Environment featured Inclusion

Mi’kma’ki Water Symposium is all about giving thanks and sharing knowledge

KJIPUKTUK (Halifax) – The four-day Mi’kma’ki Water Symposium will include speakers from across Mi’kmaki,  who will share their knowledge about the many issues that are impacting our Mother Earth and water and the protectors of the water.

The event, held at the Millbrook First Nation, near Truro, starts this Sunday October 9th with  Anishinaabe Grandmother Josephine Mandamin, Mother Earth Water Walker from Sault Ste. Marie, Ontario, who will share her Water Journey and teachings of the Sacredness of Water.

“We have to educate our own people as well as everybody else on these issues,” says Dorene Bernard, one of the organizers of the grassroots event.

Anishinaabe Grandmother Josephine Mandamin, Mother Earth Water Walker. Photo IndigenousRising.org

“We need to connect with the water in ways that you probably don’t really understand unless you are without your water, like we were for months, just a couple of years ago, in Indian Brook. Or like the people of Potlotek right now, for that matter. You take for granted that there will always be clean tap water,” says Bernard.

Also about building relationships

There is more to the symposium though, Bernard suggests. The event is also about building relationships.

“Part of my reconciliation as a survivor of the Shubenacadie Residential School is to build relationships, with everybody really, and show people who we are, and change and decolonize their minds about what they were taught about our history.”

“We make a lot of friendships through this process, and educate people about our shared history and about consultation and treaty rights. That a part of it as well, and water seems to be the common denominator.”

We have to do this

Finally, the symposium is also about allowing Mi’kmaw women to resume the positions they have traditionally held, says Bernard.

“In our cultural and spiritual roles we bear responsibility as women, this is what we must do. Through history women have been minimized, more so for native women. As we gain those things back, healing from residential schools and colonialism, we are teaching our children to love our water and Mother Earth. These things have been trampled on. We have to do this.”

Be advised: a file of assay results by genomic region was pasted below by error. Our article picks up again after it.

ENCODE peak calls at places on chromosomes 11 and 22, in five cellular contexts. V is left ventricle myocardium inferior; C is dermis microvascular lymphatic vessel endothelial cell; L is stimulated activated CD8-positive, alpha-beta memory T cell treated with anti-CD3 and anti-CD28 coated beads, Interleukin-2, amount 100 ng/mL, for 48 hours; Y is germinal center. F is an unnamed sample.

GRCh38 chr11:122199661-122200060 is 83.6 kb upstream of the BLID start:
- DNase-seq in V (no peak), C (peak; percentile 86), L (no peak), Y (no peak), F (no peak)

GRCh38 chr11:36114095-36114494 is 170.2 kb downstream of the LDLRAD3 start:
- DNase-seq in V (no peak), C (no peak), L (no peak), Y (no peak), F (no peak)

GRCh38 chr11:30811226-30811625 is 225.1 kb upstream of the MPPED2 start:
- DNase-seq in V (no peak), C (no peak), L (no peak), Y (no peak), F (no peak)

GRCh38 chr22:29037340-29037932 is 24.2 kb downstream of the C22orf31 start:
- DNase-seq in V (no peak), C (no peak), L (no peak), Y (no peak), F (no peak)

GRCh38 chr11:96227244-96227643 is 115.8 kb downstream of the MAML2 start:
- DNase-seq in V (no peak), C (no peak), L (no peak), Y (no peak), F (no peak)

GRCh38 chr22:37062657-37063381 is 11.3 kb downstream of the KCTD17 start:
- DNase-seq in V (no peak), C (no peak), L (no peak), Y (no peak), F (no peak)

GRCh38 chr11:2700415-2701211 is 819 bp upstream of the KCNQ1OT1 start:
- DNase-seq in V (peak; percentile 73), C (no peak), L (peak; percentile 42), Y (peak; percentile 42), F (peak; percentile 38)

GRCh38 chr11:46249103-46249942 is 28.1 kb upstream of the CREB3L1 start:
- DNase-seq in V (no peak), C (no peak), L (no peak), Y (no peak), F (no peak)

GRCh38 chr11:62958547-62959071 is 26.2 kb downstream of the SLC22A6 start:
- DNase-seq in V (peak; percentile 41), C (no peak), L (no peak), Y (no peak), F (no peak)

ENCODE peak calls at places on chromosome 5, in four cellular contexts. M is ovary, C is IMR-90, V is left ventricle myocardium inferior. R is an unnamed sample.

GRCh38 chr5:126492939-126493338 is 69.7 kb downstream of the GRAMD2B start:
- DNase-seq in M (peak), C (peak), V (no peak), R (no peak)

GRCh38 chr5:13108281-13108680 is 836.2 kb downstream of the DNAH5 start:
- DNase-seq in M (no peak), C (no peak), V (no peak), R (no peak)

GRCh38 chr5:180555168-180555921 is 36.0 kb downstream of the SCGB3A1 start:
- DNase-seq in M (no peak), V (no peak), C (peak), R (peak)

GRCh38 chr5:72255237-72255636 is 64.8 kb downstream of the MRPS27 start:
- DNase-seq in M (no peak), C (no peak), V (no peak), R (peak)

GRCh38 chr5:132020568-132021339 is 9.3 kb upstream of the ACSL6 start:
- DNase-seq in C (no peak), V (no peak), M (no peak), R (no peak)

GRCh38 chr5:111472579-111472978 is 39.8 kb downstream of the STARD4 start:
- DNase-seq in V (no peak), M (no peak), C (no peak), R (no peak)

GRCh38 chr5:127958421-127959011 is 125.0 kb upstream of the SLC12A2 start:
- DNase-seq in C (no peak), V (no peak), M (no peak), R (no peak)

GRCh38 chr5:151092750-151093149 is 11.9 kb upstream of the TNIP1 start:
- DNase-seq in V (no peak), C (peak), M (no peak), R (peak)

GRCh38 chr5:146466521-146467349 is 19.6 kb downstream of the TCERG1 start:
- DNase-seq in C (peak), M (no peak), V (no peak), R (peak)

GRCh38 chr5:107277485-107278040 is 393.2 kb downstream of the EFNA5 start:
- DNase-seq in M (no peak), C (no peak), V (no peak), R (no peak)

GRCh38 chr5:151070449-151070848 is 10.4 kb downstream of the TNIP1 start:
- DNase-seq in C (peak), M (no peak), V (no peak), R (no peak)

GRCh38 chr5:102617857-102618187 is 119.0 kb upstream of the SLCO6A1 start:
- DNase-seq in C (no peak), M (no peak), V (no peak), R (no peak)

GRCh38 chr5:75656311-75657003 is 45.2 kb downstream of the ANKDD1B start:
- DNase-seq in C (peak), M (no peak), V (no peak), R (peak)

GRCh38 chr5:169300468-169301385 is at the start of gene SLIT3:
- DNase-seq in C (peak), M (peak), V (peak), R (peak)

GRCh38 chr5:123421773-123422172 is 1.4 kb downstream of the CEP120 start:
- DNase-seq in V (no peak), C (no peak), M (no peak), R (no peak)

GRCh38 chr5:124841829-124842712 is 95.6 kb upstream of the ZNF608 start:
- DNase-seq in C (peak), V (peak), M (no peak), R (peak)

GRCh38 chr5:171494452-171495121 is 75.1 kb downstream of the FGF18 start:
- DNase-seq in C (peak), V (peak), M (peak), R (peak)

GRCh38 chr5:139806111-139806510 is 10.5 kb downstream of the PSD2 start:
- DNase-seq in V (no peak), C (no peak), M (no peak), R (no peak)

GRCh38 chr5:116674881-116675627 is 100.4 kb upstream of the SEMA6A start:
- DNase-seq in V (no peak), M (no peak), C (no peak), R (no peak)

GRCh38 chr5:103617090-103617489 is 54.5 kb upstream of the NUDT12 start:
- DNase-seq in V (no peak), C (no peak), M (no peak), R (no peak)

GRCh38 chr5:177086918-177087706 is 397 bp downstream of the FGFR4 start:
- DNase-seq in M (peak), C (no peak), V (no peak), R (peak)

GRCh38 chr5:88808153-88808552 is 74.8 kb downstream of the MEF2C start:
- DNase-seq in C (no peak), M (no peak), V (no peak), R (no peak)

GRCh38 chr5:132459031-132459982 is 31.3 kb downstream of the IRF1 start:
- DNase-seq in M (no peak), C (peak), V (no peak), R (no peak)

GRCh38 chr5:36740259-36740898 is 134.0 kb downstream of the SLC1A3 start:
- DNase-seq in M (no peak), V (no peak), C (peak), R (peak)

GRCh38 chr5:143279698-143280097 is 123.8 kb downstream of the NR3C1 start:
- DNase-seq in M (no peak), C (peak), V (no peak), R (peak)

Giving thanks and sharing knowledge

There is a certain logic to the way the four-day event unfolds, Bernard explains.

The first day, centered around the presence of Josephine Mandamin, will  focus on teachings about the sacredness of water.  

Then on Monday there will be a Thanksgiving Day feast at the Shubenacadie River Treaty Truck House, where Alton Gas intends to release brine in the ecologically sensitive river. Josephine Mandamin and Sipekne’katik elder Isabelle Knockwood will conduct a Sacred Water ceremony.

“That day is to give thanks for all that Mother Earth provides for us, and to remind us how we are responsible to take care of her for each generation,” Bernard says. And yes, there is a plan B in case it rains….

On Tuesday and Wednesday the focus shifts to knowledge sharing about the issues affecting water, and what people have been doing to protect it. People will talk about Alton Gas, risks posed by turbines in the Bay of Fundy, the water crisis in Potlotek First Nation, and Ingrid Waldron will talk about environmental racism.  The agenda is jam-packed, and there is much more.

“People will go home with some concrete ideas about what we can do, as Nova Scotians and as Mi’kmaq,” says Bernard.

Register here. Registration is FREE, but donations and volunteers are greatly appreciated, as this is a grassroots initiative hosted by grandmothers. Check out the agenda and further details on the Facebook event page.